As last weekend approached, the Allied Pilots Association (APA) issued statements that management was highly motivated to complete a deal before the start of the new week, especially since it reports third quarter earnings today and is desperate for good news. APA marshaled its board for a potential meeting on Saturday prior to its regular Autumn meeting on Monday. Everyone expected a deal to be announced. But the failure to reach an accord prompted another dive in AMR stock value and market capitalisation, after the devastating swing earlier in the month prompted by bankruptcy rumours. Analysts then universally pointed to its liquidity, saying it still had time to turn around.
Now, however, analysts are suggesting that a pilot contract will do little to address American's long-term costs problems. Certainly, the expectations are that without a contract, management may opt for bankruptcy no matter how reticent it is to make that move.
Market consensus is for a third quarter loss between USD117 million and USD136 million, a significant narrowing from the USD286 million in the second quarter and USD426 million in the first quarter. It is expected to post a USD1.06 billion loss for 2011. Its loss comes at a time when United Continental and Delta are expected to post USD700 million in profits each.
Even so, the recent violent stock swings certainly served to concentrate the minds of management negotiators.
Both sides said that “significant progress” had been made, but the big issues - wages, scope, pensions and work rules - remain unresolved. The sides have recessed for the moment as pilot negotiators confer with their board. But pilots were also quick to say that does not mean the two have reached yet another impasse in the five-year struggle for a new contract. They have not, APA pointed out.
It is clear that the concerns surrounding the airline did not only concentrate the minds of management, but of pilot negotiators as well. Everyone wants a resolution to the problem sooner than later, they say.
Still, pilots are saying that it will take significant pay increases to gain ratification and they have already signaled their intractability in refusing to grant waivers to work rules to deal with pilot shortages from retirements.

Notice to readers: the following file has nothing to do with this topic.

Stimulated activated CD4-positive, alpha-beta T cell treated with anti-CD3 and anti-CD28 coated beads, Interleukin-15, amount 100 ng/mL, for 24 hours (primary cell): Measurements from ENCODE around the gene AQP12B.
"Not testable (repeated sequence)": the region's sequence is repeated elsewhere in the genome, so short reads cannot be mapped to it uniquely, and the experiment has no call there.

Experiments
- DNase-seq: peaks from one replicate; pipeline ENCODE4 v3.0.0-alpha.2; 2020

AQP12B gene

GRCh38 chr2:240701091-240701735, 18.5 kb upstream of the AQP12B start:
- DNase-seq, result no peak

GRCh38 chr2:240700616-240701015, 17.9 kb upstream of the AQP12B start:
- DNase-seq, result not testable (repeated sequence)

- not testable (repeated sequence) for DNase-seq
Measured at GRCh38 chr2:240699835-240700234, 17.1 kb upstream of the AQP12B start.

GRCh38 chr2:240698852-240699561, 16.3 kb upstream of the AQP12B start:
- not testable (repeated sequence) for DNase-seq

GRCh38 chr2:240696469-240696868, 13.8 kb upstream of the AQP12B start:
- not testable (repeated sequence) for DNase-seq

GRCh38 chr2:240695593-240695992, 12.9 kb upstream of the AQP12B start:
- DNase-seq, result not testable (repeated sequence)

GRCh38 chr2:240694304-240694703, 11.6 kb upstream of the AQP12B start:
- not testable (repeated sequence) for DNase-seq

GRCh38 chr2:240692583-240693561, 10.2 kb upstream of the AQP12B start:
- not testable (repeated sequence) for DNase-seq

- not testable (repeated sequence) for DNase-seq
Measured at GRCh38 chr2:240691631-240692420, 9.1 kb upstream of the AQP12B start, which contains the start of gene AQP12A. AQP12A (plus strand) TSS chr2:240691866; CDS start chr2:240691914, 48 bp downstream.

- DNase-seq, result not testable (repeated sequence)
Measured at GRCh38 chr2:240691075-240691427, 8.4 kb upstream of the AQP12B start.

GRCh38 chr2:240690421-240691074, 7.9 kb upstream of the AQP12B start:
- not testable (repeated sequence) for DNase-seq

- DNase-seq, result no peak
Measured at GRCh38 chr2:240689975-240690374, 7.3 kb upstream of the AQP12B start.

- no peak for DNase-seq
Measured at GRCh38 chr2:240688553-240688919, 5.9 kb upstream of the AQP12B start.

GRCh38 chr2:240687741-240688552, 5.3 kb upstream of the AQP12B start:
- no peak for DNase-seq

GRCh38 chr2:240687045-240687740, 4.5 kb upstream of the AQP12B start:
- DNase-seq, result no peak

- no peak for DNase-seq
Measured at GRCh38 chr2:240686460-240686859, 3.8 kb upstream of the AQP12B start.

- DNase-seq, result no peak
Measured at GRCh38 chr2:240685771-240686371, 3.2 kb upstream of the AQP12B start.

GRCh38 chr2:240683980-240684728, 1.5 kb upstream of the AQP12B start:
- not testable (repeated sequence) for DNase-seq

While most analysts have accepted American’s argument that the gap between its labour costs and those of its peers who went through bankruptcy is wide, many suggest that may not be the whole story, citing pensions and flight attendant statements that the gap has already closed for them.
The USD800 million annual labour cost gap (cited by American) will close with the latest round of contract negotiations now underway across the industry, the airline says. But the Association of Professional Flight Attendants, representing 18,000 American FAs, believes the cost disparity has already closed thanks to contract improvements at the other mainline carriers. They cited their economic advisor’s analysis which indicated the flight attendant contracts had gained parity as of mid-2011.
AirlineForecasts Analyst Vaughn Cordle cited analysts when he said Delta labour costs per hour are 14% lower than American’s when adjusted for productivity while US Airways are 34% lower. He also cited a 36% labour cost advantage at Southwest and a 51% at JetBlue, concluding it is impossible for American to compete with those statistics.
Analysts also agree that labour is only part of the problem given the fact American generates less revenue than its smaller and larger counterparts. Avondale Partners Bob McAdoo also criticizes its cornerstone strategy of retreating to highly competitive markets in Chicago, Dallas, Los Angeles and Miami and adding capacity. He suggests it would be far easier to make money by concentrating on route profitability rather than adding such services as New York-Budapest which doesn’t do well for anyone.